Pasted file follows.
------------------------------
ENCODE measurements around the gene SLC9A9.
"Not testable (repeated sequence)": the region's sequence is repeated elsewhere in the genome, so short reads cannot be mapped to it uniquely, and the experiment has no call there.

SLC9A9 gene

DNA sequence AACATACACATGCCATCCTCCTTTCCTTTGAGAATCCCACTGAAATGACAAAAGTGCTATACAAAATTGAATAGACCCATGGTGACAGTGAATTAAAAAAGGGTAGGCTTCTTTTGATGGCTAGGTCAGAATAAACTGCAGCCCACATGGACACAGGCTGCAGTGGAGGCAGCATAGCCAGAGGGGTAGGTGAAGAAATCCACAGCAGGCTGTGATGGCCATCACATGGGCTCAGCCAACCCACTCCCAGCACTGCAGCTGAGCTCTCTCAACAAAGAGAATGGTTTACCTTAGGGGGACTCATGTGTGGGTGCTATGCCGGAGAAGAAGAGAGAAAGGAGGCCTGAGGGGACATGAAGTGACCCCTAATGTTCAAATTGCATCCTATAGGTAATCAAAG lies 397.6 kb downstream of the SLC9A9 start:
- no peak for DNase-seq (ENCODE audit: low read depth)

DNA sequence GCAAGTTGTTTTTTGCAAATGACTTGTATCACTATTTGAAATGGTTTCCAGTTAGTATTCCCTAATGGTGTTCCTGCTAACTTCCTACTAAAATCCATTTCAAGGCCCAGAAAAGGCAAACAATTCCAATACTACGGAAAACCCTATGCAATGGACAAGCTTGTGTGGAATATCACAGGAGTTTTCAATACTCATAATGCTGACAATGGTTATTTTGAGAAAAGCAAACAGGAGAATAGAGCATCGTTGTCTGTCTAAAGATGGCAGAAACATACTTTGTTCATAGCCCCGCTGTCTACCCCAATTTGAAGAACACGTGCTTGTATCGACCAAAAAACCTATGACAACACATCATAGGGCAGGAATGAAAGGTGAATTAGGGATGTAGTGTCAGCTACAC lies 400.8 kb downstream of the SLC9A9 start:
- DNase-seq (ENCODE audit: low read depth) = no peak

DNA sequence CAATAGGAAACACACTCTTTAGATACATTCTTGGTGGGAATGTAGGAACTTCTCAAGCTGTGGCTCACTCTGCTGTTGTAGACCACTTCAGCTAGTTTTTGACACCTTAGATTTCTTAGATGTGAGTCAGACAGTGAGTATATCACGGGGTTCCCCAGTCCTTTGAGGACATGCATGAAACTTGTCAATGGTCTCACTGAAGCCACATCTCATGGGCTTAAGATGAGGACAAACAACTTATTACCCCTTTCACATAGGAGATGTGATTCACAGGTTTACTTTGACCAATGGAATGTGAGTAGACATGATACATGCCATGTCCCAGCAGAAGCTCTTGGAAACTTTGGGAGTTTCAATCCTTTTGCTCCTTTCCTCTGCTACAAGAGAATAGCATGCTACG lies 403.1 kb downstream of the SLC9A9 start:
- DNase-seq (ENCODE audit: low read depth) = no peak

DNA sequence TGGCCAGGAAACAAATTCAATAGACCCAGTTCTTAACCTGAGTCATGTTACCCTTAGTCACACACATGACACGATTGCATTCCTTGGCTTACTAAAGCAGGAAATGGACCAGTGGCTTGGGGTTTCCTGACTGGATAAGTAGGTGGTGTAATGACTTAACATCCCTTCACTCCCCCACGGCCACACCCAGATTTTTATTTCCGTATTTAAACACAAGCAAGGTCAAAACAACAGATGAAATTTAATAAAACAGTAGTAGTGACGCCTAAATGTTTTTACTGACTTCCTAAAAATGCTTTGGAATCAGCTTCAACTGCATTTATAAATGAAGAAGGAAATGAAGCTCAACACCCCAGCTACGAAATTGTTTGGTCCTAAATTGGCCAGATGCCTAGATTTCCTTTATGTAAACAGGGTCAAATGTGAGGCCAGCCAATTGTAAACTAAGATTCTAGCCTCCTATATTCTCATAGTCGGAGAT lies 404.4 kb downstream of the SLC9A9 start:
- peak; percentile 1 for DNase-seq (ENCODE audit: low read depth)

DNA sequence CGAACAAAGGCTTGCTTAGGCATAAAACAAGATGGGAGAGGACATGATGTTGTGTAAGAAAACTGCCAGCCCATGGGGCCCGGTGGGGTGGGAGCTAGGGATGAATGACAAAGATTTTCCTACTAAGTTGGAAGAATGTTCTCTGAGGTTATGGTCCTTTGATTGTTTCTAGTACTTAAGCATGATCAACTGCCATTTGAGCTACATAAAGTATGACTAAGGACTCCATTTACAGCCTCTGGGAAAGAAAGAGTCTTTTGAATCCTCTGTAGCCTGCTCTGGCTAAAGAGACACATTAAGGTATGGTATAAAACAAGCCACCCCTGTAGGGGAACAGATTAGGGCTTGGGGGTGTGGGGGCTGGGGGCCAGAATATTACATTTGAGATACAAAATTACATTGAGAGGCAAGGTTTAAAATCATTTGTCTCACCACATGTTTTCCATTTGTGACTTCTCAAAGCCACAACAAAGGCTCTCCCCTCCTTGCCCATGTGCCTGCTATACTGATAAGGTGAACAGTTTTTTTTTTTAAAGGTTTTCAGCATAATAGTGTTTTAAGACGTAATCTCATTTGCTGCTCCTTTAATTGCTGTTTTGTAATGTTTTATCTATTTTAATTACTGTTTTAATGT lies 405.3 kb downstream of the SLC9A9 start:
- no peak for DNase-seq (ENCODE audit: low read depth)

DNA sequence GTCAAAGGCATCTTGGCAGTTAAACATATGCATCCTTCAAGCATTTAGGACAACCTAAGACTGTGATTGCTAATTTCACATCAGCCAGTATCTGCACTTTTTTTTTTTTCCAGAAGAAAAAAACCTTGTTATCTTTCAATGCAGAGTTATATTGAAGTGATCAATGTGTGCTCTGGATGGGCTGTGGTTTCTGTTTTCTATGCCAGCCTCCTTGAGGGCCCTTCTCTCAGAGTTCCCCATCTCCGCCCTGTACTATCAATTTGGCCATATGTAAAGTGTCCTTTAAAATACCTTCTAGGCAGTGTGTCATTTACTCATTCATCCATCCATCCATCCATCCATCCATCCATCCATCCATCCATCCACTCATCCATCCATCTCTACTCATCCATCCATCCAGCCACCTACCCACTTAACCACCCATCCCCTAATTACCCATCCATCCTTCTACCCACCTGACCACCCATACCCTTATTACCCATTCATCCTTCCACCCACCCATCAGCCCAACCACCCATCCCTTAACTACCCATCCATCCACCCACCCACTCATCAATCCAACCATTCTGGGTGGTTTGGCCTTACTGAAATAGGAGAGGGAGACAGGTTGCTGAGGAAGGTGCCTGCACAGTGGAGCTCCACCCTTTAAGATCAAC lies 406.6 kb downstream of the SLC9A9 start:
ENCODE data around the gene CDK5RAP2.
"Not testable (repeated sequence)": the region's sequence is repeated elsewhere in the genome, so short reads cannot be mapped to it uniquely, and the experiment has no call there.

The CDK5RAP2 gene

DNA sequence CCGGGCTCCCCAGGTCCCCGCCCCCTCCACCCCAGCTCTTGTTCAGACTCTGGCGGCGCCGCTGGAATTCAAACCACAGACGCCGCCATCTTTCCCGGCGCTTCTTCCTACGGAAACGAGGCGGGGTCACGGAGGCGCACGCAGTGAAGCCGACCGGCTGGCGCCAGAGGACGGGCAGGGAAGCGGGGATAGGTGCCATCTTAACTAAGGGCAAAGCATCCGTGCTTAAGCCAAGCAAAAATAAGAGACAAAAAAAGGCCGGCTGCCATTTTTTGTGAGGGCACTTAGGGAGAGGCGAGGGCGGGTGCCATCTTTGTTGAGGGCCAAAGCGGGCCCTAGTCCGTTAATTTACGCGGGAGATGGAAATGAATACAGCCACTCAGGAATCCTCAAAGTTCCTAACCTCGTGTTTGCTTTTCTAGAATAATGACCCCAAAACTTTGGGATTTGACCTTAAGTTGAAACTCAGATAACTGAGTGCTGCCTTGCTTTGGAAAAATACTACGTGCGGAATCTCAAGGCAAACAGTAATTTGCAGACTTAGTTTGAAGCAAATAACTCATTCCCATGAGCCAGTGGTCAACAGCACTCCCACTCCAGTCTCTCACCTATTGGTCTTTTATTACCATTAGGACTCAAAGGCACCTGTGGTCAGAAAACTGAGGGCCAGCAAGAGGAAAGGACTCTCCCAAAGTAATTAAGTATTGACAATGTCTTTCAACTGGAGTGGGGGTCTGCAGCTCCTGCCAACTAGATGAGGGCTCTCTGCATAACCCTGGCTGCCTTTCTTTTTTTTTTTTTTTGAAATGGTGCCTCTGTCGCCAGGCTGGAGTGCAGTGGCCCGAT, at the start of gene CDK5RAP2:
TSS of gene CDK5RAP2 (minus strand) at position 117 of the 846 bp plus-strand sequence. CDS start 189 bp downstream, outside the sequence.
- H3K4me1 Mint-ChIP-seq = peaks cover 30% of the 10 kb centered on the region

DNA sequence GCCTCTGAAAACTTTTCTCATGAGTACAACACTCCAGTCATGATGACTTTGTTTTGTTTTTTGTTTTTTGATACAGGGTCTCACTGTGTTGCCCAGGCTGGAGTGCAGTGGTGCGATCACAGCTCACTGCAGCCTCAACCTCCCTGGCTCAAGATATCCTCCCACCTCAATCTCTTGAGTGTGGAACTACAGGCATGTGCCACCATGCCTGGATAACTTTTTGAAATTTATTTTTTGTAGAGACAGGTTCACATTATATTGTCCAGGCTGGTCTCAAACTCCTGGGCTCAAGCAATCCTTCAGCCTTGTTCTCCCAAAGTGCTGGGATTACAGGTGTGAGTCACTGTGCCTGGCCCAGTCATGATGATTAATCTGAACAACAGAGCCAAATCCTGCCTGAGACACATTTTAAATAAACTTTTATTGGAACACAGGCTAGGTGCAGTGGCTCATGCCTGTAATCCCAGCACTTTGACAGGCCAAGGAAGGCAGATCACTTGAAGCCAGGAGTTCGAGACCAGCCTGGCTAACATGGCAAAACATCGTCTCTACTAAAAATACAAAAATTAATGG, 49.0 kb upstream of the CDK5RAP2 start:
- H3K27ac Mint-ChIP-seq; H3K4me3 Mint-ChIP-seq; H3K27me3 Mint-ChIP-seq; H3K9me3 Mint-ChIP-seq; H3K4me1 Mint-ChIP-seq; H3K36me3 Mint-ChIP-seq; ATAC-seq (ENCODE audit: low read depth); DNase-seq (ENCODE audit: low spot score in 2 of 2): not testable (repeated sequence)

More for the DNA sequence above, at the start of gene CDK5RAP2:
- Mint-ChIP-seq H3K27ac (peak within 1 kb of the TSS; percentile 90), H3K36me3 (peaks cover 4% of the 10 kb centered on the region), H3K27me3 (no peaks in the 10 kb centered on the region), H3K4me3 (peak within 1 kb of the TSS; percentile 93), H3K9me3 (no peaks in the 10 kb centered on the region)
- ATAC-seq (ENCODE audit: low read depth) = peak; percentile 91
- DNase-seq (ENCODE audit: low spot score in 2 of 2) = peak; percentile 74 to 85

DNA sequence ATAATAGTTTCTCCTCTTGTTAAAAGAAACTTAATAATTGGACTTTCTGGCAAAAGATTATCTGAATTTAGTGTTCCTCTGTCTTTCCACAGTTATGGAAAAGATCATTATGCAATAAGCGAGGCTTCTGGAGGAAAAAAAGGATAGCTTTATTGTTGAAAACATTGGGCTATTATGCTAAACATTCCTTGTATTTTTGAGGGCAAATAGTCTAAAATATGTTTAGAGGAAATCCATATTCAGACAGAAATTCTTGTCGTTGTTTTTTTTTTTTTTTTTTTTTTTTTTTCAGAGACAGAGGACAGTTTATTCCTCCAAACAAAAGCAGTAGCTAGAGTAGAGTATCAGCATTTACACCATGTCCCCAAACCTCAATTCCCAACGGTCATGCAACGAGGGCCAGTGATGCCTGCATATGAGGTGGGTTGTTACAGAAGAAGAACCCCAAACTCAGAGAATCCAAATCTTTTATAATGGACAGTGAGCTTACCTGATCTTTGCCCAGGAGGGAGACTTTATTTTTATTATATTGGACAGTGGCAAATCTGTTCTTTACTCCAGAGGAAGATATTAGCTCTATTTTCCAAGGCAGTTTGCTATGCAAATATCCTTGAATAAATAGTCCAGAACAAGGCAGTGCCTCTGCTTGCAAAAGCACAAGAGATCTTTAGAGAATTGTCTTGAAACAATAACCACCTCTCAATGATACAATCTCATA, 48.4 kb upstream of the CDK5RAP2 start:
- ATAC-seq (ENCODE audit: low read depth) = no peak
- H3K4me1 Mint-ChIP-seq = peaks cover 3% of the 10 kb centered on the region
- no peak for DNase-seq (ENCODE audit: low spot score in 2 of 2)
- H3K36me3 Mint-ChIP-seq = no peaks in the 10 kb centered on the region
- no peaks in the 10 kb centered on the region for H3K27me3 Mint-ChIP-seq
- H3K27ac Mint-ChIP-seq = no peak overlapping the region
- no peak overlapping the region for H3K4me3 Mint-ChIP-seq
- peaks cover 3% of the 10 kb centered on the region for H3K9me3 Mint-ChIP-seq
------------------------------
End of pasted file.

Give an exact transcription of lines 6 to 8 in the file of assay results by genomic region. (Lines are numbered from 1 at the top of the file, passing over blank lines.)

DNA sequence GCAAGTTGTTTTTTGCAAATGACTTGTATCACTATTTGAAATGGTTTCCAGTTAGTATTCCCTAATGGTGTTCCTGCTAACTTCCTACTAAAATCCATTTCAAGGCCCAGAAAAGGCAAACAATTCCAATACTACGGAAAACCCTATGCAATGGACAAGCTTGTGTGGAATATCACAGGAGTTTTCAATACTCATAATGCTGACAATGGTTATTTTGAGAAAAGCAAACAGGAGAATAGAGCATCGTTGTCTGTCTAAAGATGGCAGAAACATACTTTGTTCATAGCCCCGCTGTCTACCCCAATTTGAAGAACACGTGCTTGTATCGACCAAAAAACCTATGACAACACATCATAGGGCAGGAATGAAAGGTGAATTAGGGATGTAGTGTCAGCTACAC lies 400.8 kb downstream of the SLC9A9 start:
- DNase-seq (ENCODE audit: low read depth) = no peak

DNA sequence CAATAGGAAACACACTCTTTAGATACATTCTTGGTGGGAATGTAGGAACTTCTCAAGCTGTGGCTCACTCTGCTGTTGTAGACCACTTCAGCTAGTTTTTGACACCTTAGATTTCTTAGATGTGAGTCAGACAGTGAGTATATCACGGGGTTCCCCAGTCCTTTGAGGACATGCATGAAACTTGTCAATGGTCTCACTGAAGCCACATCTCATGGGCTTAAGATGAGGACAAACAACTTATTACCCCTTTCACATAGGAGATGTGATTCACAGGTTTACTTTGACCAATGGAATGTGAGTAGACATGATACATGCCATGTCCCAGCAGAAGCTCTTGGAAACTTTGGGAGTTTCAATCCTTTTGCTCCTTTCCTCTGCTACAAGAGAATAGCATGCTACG lies 403.1 kb downstream of the SLC9A9 start: